This week’s installment is inspired by a novel written by a Ghanaian author Ayi Kwei Armah. The book, entitled The Beautiful Ones Are Not Yet Born, first published in 1968, is about an unnamed man who struggles to acclimatise with political and social transformation in Ghana as it struggled to gain its independence. But central to the story are events that unfold between 1965 and 1966 when Ghana’s first president, Kwame Nkrumah, was disposed from office.
The plot of the book hinges on the unnamed man’s struggle to balance between the love for his country, the belief its hope and promise, faith in its natural beauty and the abundant resources which could potentially transform the lives of millions of his people; and the resistance and dismay over the growing government corruption just a few years after independence.
While laden with vulgarity and crude satire, the book concludes that socialism and nationalism are tools used for self-enrichment and perpetuation of colonialism by black leadership. The book is a stern reproach to black African leaders who have unashamedly abused their power worse than the colonialists, while depicting themselves as liberators of the poor masses and champions of African freedom and self-determination. It is from this conclusion that the book derives its title.
In one part of the book, a timberman tries to bribe the man, but he refuses because he believed in the principles of honesty. Back home, the man’s wife is not amused that he refused to accept a bribe — money that could have helped his struggling family. She believed corruption was a normal way of accessing limited opportunities. The man is disappointed by what he thought was an emerging trend contrasting the hope he bore during the struggle for independence with his growing disillusionment with the corruption in government. But the wife reminds the man that he could choose condemning himself and his family to abject poverty for the sake of principles or publicly condemn corruption and face the wrath of the politically powerful.
One day after work, the man meets an old friend, who is now an influential government minister. The minister invites the man and his family for dinner. And again, he is faced with a challenging scenario and he learnt that the dinner was for a self-serving reason. The old friend — a government minister — wanted the man’s wife to buy a fishing boat on his behalf. As a minister, he could not openly make such a huge purchase and he promised to cover the tracks for a small fee, of course. Again, the man is caught between principle, poverty and possible gains.
Realising that the boat would be acquired by dirty money stolen from government, the man initially declines before changing his mind and agreed to his wife signing the papers. That signature on paper saw the death of a possible opposition leader who would possibly fight corruption and get the country back to its track. His ability to spill the beans or fight corruption was now compromised and would mean that he and his wife would be one of the first to face prison because it was their names on the papers.
The fact that the friend was a powerful political figure meant that he had influence over the police, the law and the courts. Fighting corruption was necessary and yet a losing battle. That simply meant that the man and his wife were now complicity in corrupt practices and a part of an autocracy that perpetually undermined the values and principles he upheld as a young man growing up during the struggle for liberation in Ghana.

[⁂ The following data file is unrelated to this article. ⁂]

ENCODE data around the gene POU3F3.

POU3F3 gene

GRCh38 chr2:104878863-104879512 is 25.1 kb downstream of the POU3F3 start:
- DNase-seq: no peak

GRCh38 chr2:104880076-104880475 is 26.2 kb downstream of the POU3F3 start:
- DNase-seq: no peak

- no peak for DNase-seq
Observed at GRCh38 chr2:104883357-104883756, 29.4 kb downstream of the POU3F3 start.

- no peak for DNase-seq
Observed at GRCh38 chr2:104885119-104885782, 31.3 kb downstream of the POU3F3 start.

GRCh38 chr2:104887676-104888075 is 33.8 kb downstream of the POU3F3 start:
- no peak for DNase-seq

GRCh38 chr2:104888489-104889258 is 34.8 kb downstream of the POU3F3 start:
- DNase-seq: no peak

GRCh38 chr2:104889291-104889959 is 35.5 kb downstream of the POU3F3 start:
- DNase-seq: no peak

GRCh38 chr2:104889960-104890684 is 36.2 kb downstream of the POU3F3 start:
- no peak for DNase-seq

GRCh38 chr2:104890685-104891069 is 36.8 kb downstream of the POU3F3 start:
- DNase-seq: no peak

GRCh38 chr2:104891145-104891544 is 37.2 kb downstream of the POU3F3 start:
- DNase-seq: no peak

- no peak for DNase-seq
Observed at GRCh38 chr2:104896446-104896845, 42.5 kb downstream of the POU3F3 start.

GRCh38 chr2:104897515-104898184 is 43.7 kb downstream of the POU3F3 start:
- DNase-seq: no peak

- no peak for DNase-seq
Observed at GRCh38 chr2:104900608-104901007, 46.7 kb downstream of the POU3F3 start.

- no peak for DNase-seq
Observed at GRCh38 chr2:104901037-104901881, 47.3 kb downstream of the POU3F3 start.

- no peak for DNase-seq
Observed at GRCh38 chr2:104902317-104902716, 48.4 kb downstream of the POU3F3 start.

The book ends in a dramatic fashion when President Nkrumah was deposed in 1966 by the National Liberation Council with the help of international financial institutions. The man’s friend — the now former government minister — was on the wanted list by the army and the police. He sought help from the man and the man helped him escape from Ghana. It was payback time and partners do not let each other down. The book demonstrates how power can be abused and how corrupt tendencies by a leadership can cascade down into the lives of its most ordinary citizens.
However, in our Zimbabwe context, it begs the question: When are true opposition leaders going to be born? Our opposition leaders are in bed with the dictator. They do business and share profits with those they purport to oppose. In courts, they represent and seek freedom for those who abuse them and citizens. They represent the same people they oppose in politics. They pretend to challenge ”stolen elections” when they do not file criminal charges for looted national resources because they are in complicity with the looters. They are part of the ecosystem of plunder. As long as they are profiteering from the establishment, real opposition is yet to come, so is political change.
It is when we have genuine leadership that the future of the country can be guaranteed. Ghana shows us it is possible. It has since moved on and has gone through various stages of socio-economic transformation. They have found the right code. With an economy that boasts of a diverse and rich resource base, including the manufacturing and export of digital technology goods, automotive and ship construction and export, and the export of diverse and rich resources such as hydrocarbons and industrial minerals, Ghana now has one of the highest Gross Domestic Product per capita in West Africa. Due to its economic rebasement, in 2011 Ghana was the fastest-growing economy in the world.
Tapiwa Gomo is a development consultant based in Pretoria, South Africa. He writes here in his personal capacity. This article was first published by here the News Day.